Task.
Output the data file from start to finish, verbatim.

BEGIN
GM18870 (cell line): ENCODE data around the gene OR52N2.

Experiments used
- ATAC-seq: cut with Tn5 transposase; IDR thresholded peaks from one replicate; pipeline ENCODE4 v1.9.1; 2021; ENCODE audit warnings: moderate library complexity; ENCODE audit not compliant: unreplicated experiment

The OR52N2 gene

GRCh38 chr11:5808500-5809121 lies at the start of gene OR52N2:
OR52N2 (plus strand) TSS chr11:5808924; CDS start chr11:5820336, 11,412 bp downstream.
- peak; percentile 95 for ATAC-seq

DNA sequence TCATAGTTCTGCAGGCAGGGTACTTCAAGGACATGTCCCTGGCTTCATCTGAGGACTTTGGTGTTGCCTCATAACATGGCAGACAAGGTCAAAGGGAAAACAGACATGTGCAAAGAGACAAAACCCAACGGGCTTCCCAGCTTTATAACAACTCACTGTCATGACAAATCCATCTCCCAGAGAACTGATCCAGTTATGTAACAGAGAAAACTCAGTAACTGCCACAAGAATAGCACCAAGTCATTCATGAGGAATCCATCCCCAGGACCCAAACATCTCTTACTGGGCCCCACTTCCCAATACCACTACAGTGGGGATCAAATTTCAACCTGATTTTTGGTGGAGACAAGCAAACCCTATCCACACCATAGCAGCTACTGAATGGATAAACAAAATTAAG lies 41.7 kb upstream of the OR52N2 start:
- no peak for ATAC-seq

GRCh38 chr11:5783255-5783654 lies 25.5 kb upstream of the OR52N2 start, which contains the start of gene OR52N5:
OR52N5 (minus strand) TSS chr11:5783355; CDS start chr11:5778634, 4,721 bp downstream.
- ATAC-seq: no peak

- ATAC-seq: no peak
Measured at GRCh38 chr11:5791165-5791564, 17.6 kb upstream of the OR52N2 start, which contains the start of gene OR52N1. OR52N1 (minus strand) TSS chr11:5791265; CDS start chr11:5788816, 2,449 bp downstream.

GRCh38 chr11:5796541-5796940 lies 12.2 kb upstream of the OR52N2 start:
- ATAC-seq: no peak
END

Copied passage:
GM18870 (cell line): ENCODE data around the gene OR52N2.

Experiments used
- ATAC-seq: cut with Tn5 transposase; IDR thresholded peaks from one replicate; pipeline ENCODE4 v1.9.1; 2021; ENCODE audit warnings: moderate library complexity; ENCODE audit not compliant: unreplicated experiment

The OR52N2 gene

GRCh38 chr11:5808500-5809121 lies at the start of gene OR52N2:
OR52N2 (plus strand) TSS chr11:5808924; CDS start chr11:5820336, 11,412 bp downstream.
- peak; percentile 95 for ATAC-seq

DNA sequence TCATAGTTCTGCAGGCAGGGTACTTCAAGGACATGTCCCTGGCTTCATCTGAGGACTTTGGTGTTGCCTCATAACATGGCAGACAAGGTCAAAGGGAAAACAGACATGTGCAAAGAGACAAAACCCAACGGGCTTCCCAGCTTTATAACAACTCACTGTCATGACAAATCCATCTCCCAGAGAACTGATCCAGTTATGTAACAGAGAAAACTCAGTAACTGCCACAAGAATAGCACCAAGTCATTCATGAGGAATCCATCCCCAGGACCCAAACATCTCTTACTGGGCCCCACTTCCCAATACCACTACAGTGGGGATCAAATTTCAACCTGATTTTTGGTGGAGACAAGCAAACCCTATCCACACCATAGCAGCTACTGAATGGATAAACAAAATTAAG lies 41.7 kb upstream of the OR52N2 start:
- no peak for ATAC-seq

GRCh38 chr11:5783255-5783654 lies 25.5 kb upstream of the OR52N2 start, which contains the start of gene OR52N5:
OR52N5 (minus strand) TSS chr11:5783355; CDS start chr11:5778634, 4,721 bp downstream.
- ATAC-seq: no peak

- ATAC-seq: no peak
Measured at GRCh38 chr11:5791165-5791564, 17.6 kb upstream of the OR52N2 start, which contains the start of gene OR52N1. OR52N1 (minus strand) TSS chr11:5791265; CDS start chr11:5788816, 2,449 bp downstream.

GRCh38 chr11:5796541-5796940 lies 12.2 kb upstream of the OR52N2 start:
- ATAC-seq: no peak